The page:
Between my current life as an analyst and my former life as a journalist, I’ve sat in a lot of keynote addresses, conference sessions, and presentations touting the latest and greatest consumer healthcare products. No matter whether I’m impressed, puzzled, or bored, I always ask myself, “Would Mom and Dad use this?”
My parents embody the archetype of technology laggards. Their watches are not smart. Their television is not high-definition. Their internet is wireless and high-speed, but only because it was part of a package deal with their cable provider. Their music is stored on CDs, their movies on DVDs, their photos in physical albums and shoeboxes. Their household appliances do not send data to the cloud. If you want to communicate with them, you must use the Phone feature of your handheld mobile device.
In other words, the answer to the question I always pose is inevitably “No.” Many Americans, I reckon, would answer the same way. And that points to digital health’s biggest problem.
Take the recent Consumer Electronics Show. Amid all the pomp and circumstance, very little from CES applied to people like my parents. Under Armour’s $400 Health Box? It’s for athletes with money to burn, not seniors on Medicare collecting Social Security. Fitness-tracking headphones? The next time my parents carry music anywhere will be the first. A tricked-out medication reminder? Maybe – but can someone taking 10 pills afford 10 smart pill bottles? An app-connected pregnancy test or smart baby monitoring kit? Those ships have sailed long ago.
I focus on the needs of my parents for two reasons. First, they and their peers are the immediate present and future of healthcare – more numerous and longer-living than previous generations and, as a result, in need of healthcare services the likes of which the industry is unprepared to accommodate.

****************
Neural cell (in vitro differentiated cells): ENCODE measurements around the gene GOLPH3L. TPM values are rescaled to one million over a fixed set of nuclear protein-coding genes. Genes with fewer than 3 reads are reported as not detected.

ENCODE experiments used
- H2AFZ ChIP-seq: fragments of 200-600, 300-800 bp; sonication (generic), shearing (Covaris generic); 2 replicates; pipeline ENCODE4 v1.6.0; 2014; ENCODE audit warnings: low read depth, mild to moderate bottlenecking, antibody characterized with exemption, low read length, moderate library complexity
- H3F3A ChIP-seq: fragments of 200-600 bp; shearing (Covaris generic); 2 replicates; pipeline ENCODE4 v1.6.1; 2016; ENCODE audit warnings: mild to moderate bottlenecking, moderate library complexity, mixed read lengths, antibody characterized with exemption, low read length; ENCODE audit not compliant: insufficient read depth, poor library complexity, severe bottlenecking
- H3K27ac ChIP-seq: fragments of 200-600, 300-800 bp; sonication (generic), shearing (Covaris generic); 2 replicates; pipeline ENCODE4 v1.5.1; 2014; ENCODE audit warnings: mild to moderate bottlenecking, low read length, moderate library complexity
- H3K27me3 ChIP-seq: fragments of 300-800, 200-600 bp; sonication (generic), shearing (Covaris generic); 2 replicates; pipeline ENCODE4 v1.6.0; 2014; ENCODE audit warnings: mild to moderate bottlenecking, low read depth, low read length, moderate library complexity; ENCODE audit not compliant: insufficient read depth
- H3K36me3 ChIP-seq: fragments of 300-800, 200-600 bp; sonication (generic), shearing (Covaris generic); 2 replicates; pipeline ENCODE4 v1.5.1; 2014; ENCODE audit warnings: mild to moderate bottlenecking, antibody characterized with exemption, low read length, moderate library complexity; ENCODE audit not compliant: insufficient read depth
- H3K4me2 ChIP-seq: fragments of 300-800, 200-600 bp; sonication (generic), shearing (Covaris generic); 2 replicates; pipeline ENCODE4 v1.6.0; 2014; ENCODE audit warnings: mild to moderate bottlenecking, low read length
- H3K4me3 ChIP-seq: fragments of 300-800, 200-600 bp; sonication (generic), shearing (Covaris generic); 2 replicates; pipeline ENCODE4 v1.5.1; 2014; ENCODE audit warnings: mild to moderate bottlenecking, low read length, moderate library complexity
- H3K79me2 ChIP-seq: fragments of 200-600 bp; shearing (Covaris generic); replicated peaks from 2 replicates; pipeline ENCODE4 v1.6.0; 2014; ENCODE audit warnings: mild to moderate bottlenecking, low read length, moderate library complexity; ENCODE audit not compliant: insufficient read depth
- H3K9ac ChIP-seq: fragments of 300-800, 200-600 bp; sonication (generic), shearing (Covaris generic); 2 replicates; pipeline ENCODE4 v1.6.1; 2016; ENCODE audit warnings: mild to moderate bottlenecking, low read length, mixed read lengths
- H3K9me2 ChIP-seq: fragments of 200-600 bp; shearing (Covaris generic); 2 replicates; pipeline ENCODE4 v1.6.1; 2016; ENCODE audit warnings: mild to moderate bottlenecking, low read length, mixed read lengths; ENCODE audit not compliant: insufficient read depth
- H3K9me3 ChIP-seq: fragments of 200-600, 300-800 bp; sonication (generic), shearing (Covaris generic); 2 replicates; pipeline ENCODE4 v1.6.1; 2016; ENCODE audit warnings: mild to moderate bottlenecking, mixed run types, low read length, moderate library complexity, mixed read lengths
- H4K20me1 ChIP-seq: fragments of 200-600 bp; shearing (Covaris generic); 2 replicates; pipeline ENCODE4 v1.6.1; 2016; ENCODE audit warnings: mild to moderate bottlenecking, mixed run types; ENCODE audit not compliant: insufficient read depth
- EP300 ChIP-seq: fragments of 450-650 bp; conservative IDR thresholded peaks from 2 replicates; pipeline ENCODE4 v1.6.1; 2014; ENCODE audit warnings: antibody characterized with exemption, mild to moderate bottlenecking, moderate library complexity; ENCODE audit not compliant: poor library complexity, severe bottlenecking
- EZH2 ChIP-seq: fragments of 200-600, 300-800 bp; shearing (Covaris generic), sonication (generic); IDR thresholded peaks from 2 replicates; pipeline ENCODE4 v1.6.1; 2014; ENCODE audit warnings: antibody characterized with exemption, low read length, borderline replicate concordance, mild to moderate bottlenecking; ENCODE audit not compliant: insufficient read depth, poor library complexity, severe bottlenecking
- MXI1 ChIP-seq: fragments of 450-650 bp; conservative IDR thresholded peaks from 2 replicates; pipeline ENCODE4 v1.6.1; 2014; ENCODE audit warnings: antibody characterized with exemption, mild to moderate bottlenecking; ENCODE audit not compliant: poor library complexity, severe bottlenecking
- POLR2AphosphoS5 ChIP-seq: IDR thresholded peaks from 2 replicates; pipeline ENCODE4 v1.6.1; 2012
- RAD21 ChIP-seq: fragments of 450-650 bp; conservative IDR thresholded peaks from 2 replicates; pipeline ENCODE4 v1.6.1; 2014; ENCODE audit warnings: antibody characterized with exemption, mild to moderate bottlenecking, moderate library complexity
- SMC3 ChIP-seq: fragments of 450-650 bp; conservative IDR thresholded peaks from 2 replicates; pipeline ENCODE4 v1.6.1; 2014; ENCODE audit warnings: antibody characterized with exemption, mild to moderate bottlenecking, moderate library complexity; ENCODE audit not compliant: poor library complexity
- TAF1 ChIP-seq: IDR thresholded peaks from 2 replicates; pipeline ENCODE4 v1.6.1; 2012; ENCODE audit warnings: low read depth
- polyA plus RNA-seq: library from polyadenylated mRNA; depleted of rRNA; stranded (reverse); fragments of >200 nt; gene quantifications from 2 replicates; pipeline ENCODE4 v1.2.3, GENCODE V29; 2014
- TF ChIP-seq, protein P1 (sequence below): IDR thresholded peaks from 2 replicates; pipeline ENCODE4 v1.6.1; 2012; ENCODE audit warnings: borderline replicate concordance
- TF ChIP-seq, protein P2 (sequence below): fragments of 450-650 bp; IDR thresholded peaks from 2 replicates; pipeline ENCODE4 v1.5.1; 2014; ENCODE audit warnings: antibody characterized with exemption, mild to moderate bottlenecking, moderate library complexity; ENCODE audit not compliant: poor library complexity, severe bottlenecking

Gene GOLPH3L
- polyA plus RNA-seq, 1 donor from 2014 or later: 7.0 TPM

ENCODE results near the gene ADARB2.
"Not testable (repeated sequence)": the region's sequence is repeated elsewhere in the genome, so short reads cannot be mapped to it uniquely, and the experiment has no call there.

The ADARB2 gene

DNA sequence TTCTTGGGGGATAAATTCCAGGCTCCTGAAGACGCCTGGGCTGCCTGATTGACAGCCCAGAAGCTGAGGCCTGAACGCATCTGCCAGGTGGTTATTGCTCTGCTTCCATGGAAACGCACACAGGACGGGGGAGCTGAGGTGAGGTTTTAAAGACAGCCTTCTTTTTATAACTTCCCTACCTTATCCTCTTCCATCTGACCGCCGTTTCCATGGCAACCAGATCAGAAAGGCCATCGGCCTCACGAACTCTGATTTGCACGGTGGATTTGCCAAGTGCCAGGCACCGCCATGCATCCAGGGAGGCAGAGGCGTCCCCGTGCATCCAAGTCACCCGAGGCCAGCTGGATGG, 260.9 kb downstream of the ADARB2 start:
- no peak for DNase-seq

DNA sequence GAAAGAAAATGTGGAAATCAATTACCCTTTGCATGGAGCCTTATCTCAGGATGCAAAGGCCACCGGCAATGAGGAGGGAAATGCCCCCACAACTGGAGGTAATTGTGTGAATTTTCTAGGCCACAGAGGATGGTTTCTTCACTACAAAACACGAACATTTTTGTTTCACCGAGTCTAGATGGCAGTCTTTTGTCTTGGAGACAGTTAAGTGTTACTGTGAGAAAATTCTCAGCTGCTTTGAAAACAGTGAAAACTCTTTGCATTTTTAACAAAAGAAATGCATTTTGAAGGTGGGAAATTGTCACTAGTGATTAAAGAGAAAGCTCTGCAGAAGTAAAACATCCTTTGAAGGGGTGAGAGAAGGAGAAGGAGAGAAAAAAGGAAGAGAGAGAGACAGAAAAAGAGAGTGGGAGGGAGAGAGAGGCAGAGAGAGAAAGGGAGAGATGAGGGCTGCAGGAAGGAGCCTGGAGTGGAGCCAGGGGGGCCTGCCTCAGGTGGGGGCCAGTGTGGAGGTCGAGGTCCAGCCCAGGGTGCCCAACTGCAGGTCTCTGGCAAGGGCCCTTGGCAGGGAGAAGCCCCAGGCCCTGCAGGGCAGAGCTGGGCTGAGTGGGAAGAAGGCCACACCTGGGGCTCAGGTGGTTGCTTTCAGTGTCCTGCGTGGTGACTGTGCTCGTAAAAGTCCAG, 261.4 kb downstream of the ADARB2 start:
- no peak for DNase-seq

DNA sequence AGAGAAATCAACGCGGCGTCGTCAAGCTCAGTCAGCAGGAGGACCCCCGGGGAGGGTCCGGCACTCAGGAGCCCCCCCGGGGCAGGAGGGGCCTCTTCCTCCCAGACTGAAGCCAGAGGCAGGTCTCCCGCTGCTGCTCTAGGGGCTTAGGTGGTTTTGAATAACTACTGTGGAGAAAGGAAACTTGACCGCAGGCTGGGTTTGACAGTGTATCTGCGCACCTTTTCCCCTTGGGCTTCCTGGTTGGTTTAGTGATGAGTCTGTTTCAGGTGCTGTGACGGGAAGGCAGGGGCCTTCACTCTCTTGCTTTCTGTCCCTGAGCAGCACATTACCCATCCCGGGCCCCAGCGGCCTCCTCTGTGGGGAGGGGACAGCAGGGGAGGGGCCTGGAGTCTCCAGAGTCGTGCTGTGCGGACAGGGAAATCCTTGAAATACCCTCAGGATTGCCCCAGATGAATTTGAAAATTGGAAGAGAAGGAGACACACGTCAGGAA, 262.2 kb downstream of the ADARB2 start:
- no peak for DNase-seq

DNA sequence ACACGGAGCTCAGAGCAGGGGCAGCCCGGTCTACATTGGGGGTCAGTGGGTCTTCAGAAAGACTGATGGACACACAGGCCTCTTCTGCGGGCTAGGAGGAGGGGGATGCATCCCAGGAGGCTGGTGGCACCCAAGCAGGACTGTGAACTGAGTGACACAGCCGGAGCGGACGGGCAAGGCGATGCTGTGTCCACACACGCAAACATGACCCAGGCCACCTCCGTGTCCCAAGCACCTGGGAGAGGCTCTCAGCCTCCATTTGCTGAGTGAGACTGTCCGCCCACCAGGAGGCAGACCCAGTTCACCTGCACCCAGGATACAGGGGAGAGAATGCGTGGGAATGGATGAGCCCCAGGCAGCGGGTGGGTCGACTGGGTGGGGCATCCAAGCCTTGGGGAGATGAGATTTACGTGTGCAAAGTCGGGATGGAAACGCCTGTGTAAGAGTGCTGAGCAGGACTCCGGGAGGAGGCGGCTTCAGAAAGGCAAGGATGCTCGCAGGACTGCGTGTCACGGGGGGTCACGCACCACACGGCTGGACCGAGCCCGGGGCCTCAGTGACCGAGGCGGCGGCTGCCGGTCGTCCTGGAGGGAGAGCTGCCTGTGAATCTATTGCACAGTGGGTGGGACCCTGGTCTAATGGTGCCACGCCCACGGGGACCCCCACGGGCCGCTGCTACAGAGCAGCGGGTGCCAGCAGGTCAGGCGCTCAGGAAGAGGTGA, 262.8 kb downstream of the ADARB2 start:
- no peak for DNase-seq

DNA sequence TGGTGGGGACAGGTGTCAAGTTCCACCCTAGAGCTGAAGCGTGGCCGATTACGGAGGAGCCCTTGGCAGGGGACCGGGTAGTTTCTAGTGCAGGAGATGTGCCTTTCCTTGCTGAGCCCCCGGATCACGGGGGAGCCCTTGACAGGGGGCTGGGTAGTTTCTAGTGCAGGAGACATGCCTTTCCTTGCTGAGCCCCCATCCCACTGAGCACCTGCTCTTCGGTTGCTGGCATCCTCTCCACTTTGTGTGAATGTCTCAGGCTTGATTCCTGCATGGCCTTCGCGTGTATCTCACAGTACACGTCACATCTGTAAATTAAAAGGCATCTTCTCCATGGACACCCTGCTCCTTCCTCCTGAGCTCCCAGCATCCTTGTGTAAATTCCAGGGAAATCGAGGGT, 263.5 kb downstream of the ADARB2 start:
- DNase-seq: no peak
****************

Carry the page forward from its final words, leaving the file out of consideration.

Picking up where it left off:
Second, study after study has confirmed that those who occupy the top of the healthcare cost pyramid – those with multiple comorbidities or complex chronic conditions – tend to be older, less affluent, and less health literate than the population at large. Yet digital health appeals to the young, the affluent, and the health literate. Instead of targeting Mom and Dad, startups target people like me – and then wonder why, after several months, we abandon the “solutions” and go on with our lives.
I understand the reticence to develop and market technology solutions to a demographic that’s reluctant to embrace tech in its own right, as Gen Xers and Millennials have done. In 2016, it’s a great way to drive a tech business into the ground.
However, as with so many problems plaguing healthcare, the answer to increased adoption among older, needier patients isn’t more tech, more advanced tech, or even different tech. Just as communication is at the heart of successful care coordination, communication – in the form of education and training tailored to the individual needs and wants of each patient – sits at the heart of successful consumer health adoption and use.
So many digital health solutions assume that simply leading users to water will not only convince them to drink – and convince them of the benefits of drinking – but somehow immediately make them proud, confident, and frequent visitors to their watering hole, even though there are thousands of other watering holes, some even crocodile-free or under a shady tree. That doesn’t work. As an Accenture recently reported, a whopping two percent of hospital patients use mHealth solutions that hospitals have wasted millions of dollars developing or acquiring, in large part because patients don’t know how to use them – if they even know they exist at all.
Which begs the question: Have these health systems even worked closely with their staff on how these apps will facilitate clinical workflows, quality metrics, and outcomes? If the clinical staff is not on board in promoting these apps, patients won’t be either.
Healthcare continues to innovate in parallel paths, with the work of small startups and consumer tech brands (who get tech and consumerism) occupying a completely different space than the work of large healthcare organizations (who get patients). The longer that happens, the longer that events such as CES will be filled with innovations that truly don’t matter in a clinical context and are highly unlikely to ever make it into the hands of patients – like my parents – who actually stand to benefit from them.